One of the most fascinating aspects of astronomy is the potential for life outside of Earth. And this is amongst stardust, black holes, and beautifully unique planets. Discussions on life outside our planet can be more than scientific, philosophical even. Here, we chew over a recent study presenting real scientific evidence for the potential of biological life on Venus.
Firstly, why have we pushed Venus to the side in terms of biological presence? This planet is often known as the scorching wonder that is named after the Roman goddess of love and beauty. Anyone into horoscopes will tell you that the movement of this particular planet can impact earthly romances. Whether Venus’ astrological traits are true or not, the planet has always been viewed as inhabitable. Its proximity to the sun makes it burn at around 462 °C (863 °F); this combined with an atmospheric pressure 90 times that of Earth makes water-based life unlikely here.
That is why a study conducted by Greaves et al. 2020 shocked the space community with news of potential life on a planet other than Mars. These researchers sought the presence of a “biosignature” gas, which means a gaseous substance that is a sign of life; it is only known from biological organisms or agents. When scientists search for the presence of extraterrestrial life, it goes beyond looking for movement or any organisms themselves. Life leaves marks that alter soil and air composition among others. It is these biological footprints that scientists seek when looking for the possibility of life in space.
Through a series of deductions, the study chose to focus on phosphine gas (PH₃), a colorless, flammable, and highly toxic substance. The researchers justified this choice by describing why this may be an indicator for life on Venus; PH₃ on Earth is a result of microbial activity, by anaerobic bacteria (organisms that don’t require oxygen to live). On gaseous planets, PH₃ is a result of the packets of gaseous atmospheric layers and gas circulation. On Venus, a non-gaseous planet, PH₃ would be quickly destroyed by the type of crusty surface the planet is made of. So the presence of PH₃ here could possibly mean life… just like the microbial presence on Earth.
Utilizing chemical and physical lab techniques, the scientists were able to absorb atmospheric gas samples from Venus to be analyzed. Excitingly, the isolation and identification process yielded the presence of PH₃! This was groundbreaking. The study attributed three potential sources of the gas; a photochemical process we don’t know about, a geochemical process we don’t know about, or…life.
There is still SO much we don’t know about space. In fact, we don’t even know more than 7% of our own planet’s oceans. In fact, NASA recently reported the discovery of water in sunlit parts of the moon; this challenges what we thought we knew about the moon, perhaps life may exist here as well? Going back to Venus, who truly knows the capabilities of such an extraterrestrial environment; there could be a completely novel and unique process that generates phosphine gas without its degradation. But as of now, the unexplainable presence of PH₃ could be attributed to life.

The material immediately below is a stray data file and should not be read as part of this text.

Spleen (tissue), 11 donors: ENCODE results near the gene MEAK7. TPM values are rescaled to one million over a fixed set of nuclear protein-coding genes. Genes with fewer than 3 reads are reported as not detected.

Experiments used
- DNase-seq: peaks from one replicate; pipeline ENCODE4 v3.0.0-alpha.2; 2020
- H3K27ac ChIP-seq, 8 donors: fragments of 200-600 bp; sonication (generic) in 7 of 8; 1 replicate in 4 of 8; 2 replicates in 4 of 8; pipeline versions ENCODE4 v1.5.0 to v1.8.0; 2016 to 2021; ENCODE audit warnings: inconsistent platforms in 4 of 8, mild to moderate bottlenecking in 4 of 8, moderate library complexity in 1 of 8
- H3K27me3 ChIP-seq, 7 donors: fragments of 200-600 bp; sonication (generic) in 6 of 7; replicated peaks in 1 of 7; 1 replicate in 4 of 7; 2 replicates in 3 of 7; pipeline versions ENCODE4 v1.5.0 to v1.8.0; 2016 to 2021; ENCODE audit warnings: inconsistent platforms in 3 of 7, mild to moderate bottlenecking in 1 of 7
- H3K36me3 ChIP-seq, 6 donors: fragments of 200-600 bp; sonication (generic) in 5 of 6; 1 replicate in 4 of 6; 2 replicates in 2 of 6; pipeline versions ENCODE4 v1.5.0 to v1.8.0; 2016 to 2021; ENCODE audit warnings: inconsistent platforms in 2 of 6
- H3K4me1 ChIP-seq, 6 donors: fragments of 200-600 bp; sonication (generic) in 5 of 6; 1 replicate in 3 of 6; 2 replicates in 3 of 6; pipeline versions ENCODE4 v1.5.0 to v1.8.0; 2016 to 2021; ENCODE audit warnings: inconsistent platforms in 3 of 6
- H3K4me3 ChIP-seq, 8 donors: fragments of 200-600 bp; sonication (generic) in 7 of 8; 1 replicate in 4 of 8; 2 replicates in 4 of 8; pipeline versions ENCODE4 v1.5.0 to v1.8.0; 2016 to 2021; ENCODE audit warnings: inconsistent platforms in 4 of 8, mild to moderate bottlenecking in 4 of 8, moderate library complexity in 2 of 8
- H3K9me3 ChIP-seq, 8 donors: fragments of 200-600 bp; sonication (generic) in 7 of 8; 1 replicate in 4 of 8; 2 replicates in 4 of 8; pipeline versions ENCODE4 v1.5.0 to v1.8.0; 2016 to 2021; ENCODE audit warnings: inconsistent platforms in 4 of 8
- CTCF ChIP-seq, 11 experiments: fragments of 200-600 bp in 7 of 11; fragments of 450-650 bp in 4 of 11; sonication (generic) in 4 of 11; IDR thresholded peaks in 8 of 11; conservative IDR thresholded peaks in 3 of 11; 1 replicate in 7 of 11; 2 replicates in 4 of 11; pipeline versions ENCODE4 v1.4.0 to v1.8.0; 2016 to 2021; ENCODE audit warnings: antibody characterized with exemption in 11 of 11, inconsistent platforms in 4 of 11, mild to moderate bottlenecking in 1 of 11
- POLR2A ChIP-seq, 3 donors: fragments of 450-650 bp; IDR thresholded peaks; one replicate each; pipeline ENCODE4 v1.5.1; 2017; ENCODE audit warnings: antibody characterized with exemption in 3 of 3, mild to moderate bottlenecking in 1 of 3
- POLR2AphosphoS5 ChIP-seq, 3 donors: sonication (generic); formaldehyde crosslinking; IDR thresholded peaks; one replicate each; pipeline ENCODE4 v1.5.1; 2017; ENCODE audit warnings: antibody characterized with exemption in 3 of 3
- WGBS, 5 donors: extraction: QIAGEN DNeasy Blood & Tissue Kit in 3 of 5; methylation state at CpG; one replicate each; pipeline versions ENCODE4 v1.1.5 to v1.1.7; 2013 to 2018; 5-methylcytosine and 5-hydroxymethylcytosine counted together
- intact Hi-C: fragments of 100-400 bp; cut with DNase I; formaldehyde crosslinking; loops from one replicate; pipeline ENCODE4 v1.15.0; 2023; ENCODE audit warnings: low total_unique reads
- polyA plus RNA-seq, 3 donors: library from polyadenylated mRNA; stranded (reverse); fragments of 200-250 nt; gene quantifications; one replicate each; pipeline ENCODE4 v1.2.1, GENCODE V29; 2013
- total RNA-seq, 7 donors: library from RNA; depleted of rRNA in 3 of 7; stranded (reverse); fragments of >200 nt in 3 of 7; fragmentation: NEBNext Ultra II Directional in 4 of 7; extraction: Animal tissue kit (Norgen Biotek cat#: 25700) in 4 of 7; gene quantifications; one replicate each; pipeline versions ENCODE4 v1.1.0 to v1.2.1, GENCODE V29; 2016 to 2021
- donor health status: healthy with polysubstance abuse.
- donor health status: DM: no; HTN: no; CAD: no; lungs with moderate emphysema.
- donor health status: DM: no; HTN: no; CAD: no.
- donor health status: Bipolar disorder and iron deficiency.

“The study attributed three potential sources of the gas; a photochemical process we don’t know about, a geochemical process we don’t know about, or…life.”
If you clicked on the link that would take you to this exciting study, you might have noticed an Editor’s Note stating that there have been recalibrations of the data. Science magazine explains that this reanalysis now depicts that the phosphine gas is 7 times lower than what was originally proposed. While this definitely takes a hit at some of the study’s credibility, the researchers still firmly believe that there is an unexplainable presence of PH₃ on Venus, despite its low quantity. Hopefully, this aspect of astrobiology is explored further to give us a better picture of potential life on Venus. Until then, turn up the song “Life on Mars” by David Bowie and wonder if Venus is the dark horse all along.
What do you think about this discovery? How many more studies would we need to corroborate this novel information? Let us know what you think in the comments below!
Greaves, J. S., Richards, A. M., Bains, W., Rimmer, P. B., Sagawa, H., Clements, D. L., … & Drabek-Maunder, E. (2020). Phosphine gas in the cloud decks of Venus. Nature Astronomy, 1-10.
Strickland, A. (2020, October 26). NASA mission finds water on the sunlit surface of the moon. CNN. Retrieved from https://www.cnn.com/2020/10/26/world/moon-water-nasa-announcement-scn-trnd/index.html
Voosen, P. (2020, November). Potential signs of life on Venus are fading as astronomers downgrade their original claims. Science. Retrieved from https://www.sciencemag.org/news/2020/11/potential-signs-life-venus-are-fading-astronomers-downgrade-their-original-claims